Entrepreneurs Compete at MEMS Shark Pup Tank Competition
For me, personally, starting a MEMS Foundry, Rogue Valley Microdevices required a lot of nights, weekends, holidays and a laser focus on making my vision for the new company a reality.
While hard work is important to the success of any startup or product launch, each experience is as unique as the individual team members that bring it to life. Earlier this month, I had the opportunity to hear from a group of startup companies with high hopes of bringing their technology to market. The MEMS Shark Pup Tank Competition at the MEMS Hilton Head Conference turned out to be a great avenue for highlighting early stage companies.
Budding innovators did their best to convince a panel of judges that their design concept was worthy of their votes. I felt a personal connection to these teams, both because I understand what it’s like to be driven by an entrepreneurial spirit and because Rogue Valley Microdevices donated $10,000 of foundry services to the winner.
I wrote about MEMS Shark Pup Tank in my Fabricating the Future blog from EDN and is republished with permission below.
Hilton Head MEMS Conference
Jessica Gomez -June 06, 2016
As I prepare to attend the Hilton Head MEMS conference from June 5-9, the Shark Pup Tank pitch competition is sure to be one of the highlights of this year’s event. The competition rewards the top pre-funding ideas for MEMS/NEMS-based products and technologies with the potential to visibly impact the global economy in 2025.
One of the most important aspects of the competition is the ability for a handful of entrepreneurs to showcase their technology and receive feedback on their business models from a group of supportive industry leaders.
This year’s lineup includes:
- Calorimetrix – Glucose/Creatinine meter
- Medichip – Blood diagnostics in 2 hours
- OSCP Motion Sensing – Fiber Optic Gyro (FOG) inertial sensors
- UltraStim – Ultrasound depression healer
- CoulSense – Heavy metal sensing in water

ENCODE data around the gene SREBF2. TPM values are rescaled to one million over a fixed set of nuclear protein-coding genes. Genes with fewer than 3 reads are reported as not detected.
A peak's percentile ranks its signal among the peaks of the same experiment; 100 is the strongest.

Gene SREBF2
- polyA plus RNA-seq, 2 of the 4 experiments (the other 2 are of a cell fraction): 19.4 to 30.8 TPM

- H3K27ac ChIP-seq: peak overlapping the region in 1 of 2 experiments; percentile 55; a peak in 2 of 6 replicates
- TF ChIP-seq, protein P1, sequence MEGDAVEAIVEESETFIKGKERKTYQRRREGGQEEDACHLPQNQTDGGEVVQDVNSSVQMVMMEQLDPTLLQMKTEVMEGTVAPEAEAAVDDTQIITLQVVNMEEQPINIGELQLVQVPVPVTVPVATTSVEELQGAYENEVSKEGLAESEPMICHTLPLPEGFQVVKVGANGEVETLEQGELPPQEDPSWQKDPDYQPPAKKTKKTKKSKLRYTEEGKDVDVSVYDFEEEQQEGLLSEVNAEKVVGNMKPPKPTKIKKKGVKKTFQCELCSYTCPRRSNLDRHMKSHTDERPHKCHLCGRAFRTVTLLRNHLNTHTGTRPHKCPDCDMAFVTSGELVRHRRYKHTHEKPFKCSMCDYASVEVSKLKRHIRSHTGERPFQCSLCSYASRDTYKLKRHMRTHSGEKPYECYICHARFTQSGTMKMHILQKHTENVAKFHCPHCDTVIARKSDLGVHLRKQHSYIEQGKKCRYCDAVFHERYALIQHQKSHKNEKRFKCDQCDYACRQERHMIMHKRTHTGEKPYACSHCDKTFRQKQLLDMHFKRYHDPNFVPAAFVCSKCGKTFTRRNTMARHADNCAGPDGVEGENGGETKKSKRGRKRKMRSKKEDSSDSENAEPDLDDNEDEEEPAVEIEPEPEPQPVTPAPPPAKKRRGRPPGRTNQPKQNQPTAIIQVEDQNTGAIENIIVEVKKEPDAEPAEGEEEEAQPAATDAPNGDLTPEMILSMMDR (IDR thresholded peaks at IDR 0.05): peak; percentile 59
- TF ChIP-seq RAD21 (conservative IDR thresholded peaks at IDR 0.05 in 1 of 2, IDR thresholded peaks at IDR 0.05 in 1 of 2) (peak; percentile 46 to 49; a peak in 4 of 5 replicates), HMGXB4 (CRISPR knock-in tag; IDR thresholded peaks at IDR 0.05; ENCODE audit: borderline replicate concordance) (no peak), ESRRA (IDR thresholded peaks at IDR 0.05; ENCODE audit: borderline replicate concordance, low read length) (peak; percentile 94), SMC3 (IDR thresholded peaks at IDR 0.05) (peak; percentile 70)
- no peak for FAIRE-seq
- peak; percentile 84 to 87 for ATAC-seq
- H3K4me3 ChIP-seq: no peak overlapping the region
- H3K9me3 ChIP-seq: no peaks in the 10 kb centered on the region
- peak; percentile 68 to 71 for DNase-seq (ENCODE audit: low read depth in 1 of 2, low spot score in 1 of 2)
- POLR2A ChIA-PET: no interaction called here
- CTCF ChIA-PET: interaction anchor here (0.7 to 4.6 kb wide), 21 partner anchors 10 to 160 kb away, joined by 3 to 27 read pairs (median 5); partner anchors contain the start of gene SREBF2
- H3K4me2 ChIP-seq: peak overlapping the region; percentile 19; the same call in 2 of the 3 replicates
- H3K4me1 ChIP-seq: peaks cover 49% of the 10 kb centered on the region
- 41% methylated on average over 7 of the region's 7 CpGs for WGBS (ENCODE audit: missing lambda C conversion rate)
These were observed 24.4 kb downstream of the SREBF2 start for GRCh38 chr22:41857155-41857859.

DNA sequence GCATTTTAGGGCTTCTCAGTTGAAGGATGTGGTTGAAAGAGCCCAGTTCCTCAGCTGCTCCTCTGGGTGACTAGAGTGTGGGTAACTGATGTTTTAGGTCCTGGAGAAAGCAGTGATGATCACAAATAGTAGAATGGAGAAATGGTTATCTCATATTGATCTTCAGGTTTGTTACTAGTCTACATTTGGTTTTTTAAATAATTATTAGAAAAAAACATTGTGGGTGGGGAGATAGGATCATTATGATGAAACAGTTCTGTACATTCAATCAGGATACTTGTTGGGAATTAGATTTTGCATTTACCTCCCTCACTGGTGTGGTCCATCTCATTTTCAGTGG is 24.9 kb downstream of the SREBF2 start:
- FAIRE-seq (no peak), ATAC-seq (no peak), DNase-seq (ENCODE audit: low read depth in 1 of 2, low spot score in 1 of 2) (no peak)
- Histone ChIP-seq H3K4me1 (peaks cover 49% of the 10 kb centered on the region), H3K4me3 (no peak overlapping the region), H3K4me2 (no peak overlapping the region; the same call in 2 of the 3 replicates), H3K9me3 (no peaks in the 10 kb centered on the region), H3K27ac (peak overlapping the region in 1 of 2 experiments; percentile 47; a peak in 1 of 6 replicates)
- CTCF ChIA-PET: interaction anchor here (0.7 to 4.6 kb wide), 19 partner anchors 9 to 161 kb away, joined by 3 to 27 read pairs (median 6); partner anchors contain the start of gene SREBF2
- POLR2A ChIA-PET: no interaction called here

Not surprisingly, three out of the five entrepreneurial teams are developing technology for healthcare applications, a common theme in today’s MEMS startup world. Some of our most brilliant innovators are using sensor and microfluidics technology to change the face of point-of-care delivery, health awareness, and medical treatment – so our MEMS Shark Pup Tank competitors are in good company.
As I contemplate the event, I can’t help but think about my own startup experience, which began back in 2003. I remember thinking to myself, “How hard can this be?” By the time I had the answer to that question, it was too late to turn back.
Most entrepreneurs can rattle off the things that they should have done differently, and we’re no exception. Our first funding source was a home equity line of credit, which we used to buy our first pieces of equipment at auction. The auction was held 3000 miles away so we decided to bid for equipment sight unseen. Our largest purchase was missing parts and bared no resemblance to pictures listed on the auction site. That was the last time we made that mistake, but of course there were plenty of other challenges.
Starting a MEMS Foundry Company
Looking back on the experience I can now say that I was completely unprepared for the actual volume of work required to make the company a success. We weren’t starting a consulting business. We were starting a MEMS foundry, and we had serious capital expenditures. There were times when I don’t know if I even went home. I think we worked every day of the year for probably the first three years including Christmas, New Years, Thanksgiving, etc. Even our families questioned whether or not it was worth the effort.
Amid the mistakes we made and the grueling schedule, there were many people that went out of their way to support us. Everything from letters of engagement to price breaks when cash flow was extra tight. We even had a few colleagues donate fab equipment to our cause. Although building a MEMS foundry was difficult, having people who were willing to help and support us made a huge difference.
In spite of the many people you connect with during the startup phase of a company, it’s still a lonely road for a lot of CEOs. At the end of the day you are the one who is ultimately responsible for your successes and your failures. Having a feeling of community behind you can be really comforting. For me personally, starting Rogue Valley Microdevices was one of the most difficult things that I have done, but also incredibly rewarding.
I am really excited to see events like the Shark Pup Tank competition becoming more popular within the MEMS industry. The challenge that entrepreneurs face as they present their ideas is part of the initiation process. I feel compelled to be a supportive figure, to pay it forward by encouraging them, and I hope that other Hilton Head attendees will embrace these competitors and their ideas as well.
As this year’s Shark Pup Tank plays out, come and give these entrepreneurs the recognition and support that they deserve. This is an exciting time to be an entrepreneur in the MEMS industry. It’s important to not lose sight of the global impact that innovation in this industry can have. Even though many companies struggle and may even fail to find their footing, we are all better off for their effort.